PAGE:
I planted quite a few Dunstan trees. Some of the largest are just now starting to produce nuts. Let me start by defining Dunstan. Dunstan is the name of a specific hybrid between Chinese and American. With this definition, all Dunstan trees are grafted. Chestnuts are generally more true to seed than many tree species. Dunstan is also trade name of Chestnut Hill. They now sell trees under the trade name Dunstan that are grown from nuts of grafted Dunstan (first definition) trees.
So, to be clear, I started with nuts from grafted Dunstan trees, cold stratified them, and started them under lights using a root pruning container system. I then planted them in the field. I protected some with tree tubes and left others unprotected. The first year I planted was 2013. Some of the protected trees are now producing nuts. None of the unprotected “trees” are producing. I put trees in quotes because they are more bushes than trees. The deer keep them from forming a central leader. I doubt if they will ever produce.
I planted my trees for wildlife. Chestnuts are too high in carbs for my restrictive diet, so I have not tasted Dunstan chestnuts so I can’t provide any information there.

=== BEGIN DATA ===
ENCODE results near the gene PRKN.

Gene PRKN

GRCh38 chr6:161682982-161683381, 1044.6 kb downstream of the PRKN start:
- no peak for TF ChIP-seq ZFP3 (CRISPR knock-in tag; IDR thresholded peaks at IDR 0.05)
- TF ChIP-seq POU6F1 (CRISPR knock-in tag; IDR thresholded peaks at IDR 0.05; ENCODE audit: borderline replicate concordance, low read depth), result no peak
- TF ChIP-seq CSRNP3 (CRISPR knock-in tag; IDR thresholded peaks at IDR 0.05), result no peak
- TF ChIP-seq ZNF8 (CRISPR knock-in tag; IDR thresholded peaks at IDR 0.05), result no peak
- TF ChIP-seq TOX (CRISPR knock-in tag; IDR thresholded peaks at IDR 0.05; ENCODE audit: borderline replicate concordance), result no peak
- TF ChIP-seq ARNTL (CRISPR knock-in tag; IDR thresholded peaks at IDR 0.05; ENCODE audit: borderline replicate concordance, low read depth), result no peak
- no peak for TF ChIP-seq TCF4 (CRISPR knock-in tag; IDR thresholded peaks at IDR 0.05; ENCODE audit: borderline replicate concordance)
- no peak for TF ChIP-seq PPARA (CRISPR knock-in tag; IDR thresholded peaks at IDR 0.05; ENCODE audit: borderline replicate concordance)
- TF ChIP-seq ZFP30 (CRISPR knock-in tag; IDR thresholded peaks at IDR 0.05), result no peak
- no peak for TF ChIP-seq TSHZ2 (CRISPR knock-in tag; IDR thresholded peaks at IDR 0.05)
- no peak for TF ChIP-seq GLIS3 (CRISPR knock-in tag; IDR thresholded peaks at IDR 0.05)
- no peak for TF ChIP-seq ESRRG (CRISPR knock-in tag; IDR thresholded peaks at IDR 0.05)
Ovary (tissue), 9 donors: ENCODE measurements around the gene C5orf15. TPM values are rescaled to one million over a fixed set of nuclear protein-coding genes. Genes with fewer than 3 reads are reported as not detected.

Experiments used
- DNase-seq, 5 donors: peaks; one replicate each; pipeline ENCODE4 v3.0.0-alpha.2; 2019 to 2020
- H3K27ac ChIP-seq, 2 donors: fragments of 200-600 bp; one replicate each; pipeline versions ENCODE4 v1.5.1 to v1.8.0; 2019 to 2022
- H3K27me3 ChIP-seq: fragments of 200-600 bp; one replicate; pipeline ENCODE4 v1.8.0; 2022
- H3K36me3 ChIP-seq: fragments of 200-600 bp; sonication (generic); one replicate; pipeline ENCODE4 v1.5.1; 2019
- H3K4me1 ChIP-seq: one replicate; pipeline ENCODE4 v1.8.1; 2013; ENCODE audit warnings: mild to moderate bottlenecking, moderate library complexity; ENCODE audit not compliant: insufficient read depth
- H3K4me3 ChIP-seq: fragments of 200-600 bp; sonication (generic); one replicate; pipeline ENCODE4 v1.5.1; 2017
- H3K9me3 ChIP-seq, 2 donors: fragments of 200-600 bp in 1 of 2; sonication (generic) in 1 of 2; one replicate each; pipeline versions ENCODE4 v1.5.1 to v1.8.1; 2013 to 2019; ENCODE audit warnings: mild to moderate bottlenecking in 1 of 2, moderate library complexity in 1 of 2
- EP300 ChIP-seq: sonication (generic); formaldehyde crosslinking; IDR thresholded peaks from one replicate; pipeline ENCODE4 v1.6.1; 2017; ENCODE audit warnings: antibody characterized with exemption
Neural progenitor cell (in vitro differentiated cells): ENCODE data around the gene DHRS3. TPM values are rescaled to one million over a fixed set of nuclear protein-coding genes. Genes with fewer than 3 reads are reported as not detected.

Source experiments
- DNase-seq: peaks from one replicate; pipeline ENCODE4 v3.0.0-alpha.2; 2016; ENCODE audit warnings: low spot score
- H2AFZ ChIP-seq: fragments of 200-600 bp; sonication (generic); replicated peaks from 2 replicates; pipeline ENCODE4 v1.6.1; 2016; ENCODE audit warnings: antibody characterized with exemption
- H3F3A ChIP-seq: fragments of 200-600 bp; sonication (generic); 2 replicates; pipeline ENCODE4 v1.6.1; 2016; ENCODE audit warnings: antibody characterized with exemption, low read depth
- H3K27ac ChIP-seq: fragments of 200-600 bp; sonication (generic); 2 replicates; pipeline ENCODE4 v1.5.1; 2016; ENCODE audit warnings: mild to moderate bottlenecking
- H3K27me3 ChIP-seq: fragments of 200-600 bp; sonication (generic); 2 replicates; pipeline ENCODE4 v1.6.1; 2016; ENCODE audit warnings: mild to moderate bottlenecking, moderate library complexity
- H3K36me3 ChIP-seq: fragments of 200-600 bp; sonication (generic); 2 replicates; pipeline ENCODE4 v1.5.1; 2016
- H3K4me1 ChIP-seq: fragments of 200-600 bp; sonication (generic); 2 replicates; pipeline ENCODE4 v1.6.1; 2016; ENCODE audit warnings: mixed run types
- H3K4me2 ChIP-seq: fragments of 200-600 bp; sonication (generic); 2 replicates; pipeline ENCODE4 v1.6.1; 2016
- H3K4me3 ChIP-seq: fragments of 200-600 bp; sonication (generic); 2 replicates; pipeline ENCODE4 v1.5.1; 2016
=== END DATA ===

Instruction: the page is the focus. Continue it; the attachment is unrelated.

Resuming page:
As for Allegheny Chinquapins, they grow wild at my place. I collected nuts and grew them in root pruning containers. They naturally take a bush form and produce nuts in just a couple years. The nuts are much smaller than chestnuts. I did taste one of them and they are quite sweet. They have one nut in each husk and are smaller than a marble. They are susceptible to blight, but unlike chestnuts, blight does not inhibit nut production. They respond to blight similar to how the respond to fire. They top-kill and then begin producing new shoots form the root system. It takes only a year or two for them to start producing nuts again.
A friend on another forum posted some pictures of ACs that he planted years ago that he got from the Wildlife Group. They are much larger trees than any on my place. I don’t know if it is location or if there is that much variety in phenotype.